It was a dry May with only a few days of rain and increasingly hot weather. This trend would continue into June though the first weekend would bring the traditional “June Gloom” which cooled things down a few degrees. Still plenty warm for an inaugural 2019 overnight camping trip to Old Fort Townsend State Park.
I set out Sunday right after lunch when it had warmed up a bit. Since this was just one night and I was heading to Port Townsend I went with a light load packed just into my saddlebag and front basket and bag. Too light it turned out, I had forgotten my sleeping bag! Luckily I remembered this only two miles down the road though alas that two miles is nearly all downhill. I rode back up the hill home strapped my sleeping bag to the back of my pannier and returned to the road.
Things started out with a bit of a tailwind, which became variable and then an increasingly strong headwind. By the time I did the final flat mile to the Keystone Ferry Terminal it was a serious headwind. The ferry pulled in as I hit that last mile so I pushed it to make sure I’d make this one.
In Port Townsend I forsook the classic Victorian waterfront and rode directly to Old Fort Townsend. The wind was coming out of the West and as I rounded the point it was a slap in the face. Luckily the Larry Scott Memorial Trail quickly heads into the woods which provided a break from the wind. It’s a gentle but continuous climb most of the way to Old Fort Townsend, one I’ve done many a time. I arrived late afternoon at the Hiker/Biker site to find it empty–as usual. I think of the half dozen or more times I’ve stayed here I’ve only once encountered another camper.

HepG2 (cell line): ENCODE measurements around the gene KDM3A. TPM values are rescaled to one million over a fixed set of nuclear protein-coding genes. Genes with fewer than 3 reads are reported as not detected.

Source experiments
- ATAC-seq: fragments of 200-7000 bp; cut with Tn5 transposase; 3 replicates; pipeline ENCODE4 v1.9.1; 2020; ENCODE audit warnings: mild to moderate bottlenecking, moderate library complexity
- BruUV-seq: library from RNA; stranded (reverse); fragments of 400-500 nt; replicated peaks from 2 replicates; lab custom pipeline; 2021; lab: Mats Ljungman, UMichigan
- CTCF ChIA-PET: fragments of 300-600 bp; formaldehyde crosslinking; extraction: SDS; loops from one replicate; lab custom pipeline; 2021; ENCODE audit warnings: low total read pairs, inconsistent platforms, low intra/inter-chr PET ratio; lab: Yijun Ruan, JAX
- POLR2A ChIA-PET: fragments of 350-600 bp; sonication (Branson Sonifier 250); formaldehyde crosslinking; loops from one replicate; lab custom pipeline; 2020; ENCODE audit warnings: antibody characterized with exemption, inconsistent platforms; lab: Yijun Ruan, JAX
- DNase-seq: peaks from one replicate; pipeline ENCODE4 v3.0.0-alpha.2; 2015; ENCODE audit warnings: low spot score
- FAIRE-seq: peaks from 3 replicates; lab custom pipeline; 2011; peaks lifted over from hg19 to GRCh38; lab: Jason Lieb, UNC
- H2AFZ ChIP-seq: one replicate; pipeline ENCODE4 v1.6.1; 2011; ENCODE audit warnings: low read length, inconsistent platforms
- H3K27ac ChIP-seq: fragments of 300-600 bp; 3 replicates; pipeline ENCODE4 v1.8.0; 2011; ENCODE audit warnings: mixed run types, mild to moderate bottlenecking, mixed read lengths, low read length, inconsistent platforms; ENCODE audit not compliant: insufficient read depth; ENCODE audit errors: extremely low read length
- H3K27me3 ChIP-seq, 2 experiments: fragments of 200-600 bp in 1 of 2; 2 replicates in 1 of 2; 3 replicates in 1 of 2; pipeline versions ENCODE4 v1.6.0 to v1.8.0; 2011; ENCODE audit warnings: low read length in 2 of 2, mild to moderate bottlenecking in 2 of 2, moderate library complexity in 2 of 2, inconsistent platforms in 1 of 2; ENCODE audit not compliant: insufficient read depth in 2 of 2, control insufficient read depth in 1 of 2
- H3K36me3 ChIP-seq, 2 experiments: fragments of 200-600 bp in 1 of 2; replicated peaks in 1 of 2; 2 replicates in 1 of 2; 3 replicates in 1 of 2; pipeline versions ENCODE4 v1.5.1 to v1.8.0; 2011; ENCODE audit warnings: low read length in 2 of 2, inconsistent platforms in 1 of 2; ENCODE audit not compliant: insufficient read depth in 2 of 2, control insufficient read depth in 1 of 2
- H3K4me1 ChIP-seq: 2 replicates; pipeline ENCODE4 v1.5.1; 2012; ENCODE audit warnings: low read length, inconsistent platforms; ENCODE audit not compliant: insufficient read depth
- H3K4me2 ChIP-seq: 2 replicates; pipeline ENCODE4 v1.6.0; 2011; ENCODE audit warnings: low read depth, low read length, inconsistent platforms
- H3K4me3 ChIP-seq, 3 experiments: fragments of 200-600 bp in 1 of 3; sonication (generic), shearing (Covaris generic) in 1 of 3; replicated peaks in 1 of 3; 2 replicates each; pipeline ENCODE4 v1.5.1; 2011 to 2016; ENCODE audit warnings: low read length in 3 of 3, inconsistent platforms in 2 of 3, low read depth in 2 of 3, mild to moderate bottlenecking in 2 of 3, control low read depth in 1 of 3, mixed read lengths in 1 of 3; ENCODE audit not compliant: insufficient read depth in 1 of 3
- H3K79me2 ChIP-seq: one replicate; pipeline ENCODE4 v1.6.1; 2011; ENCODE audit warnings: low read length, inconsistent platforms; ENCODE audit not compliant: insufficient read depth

I setup tent, dumped most of my gear either inside or in the vestibule and returned to South Port Townsend. I was going to either to the the Vietnamese Restaurant or the Thai as I had a hankering for noodles but found both closed. So instead I went to the always fabulous PT Coop and just picked up a few items from their deli. I took these over to a local watering hole and ate as I listened to a flugelhorn drifting in from the deck. I hung out for bit and then set out for for camp. The wind went from strong to brutal during this time and it was a real slog back to the campground.
The Next Day
The day dawned fully overcast and chilly. I enjoyed my Monday morning lie in and breakfast in camp: I was in no rush as I packed up. As I rode out of the campground at the group campsite I noticed an old structure in the woods. All my times here I’ve never seen this. I rode into the group site (unoccupied) and found this old, building with a bit of a slaughterhouse vibe. It was being used as the shelter for the group campsite, but it had this huge inaccessible Tower. What is this building?
I continued on to PT and to one of my all time favorite coffee shops: Better Living Though Coffee. I spent the morning over coffee and the news until the crowds picked up. I wandered PT, checking out the shops and views, poking more around the side streets this visit. Eventually it was close enough to lunch for someone biking all day and I finally got my noodles at a Thai joint in town.
Back on the streets I saw the ferry pulling in and decided I might as well head out. So I made the 11:45 ferry and returned to Whidbey Island. It was still pretty cloudy and cool though there were signs of the clouds not being so thick over Whidbey. I removed my warmer clothes figuring I’d warm up soon enough from riding, if not the return of the sun. Both of these proved the case. As the sun came out the winds picked up a bit and as I went in and out of coves and around points I’d have a headwind or tailwind. The steady westward wind, mostly with me now, picked up as I neared home. I arrived back around 2pm to a now mostly sunny day.
This was a really nice ride and camping trip and a good, if late start, to getting in some overnights. There are multiple places to camp on Whidbey proper that I will definitely be visiting over the summer and into the autumn!
See an album of pictures from this trip here: Early June Overnighter.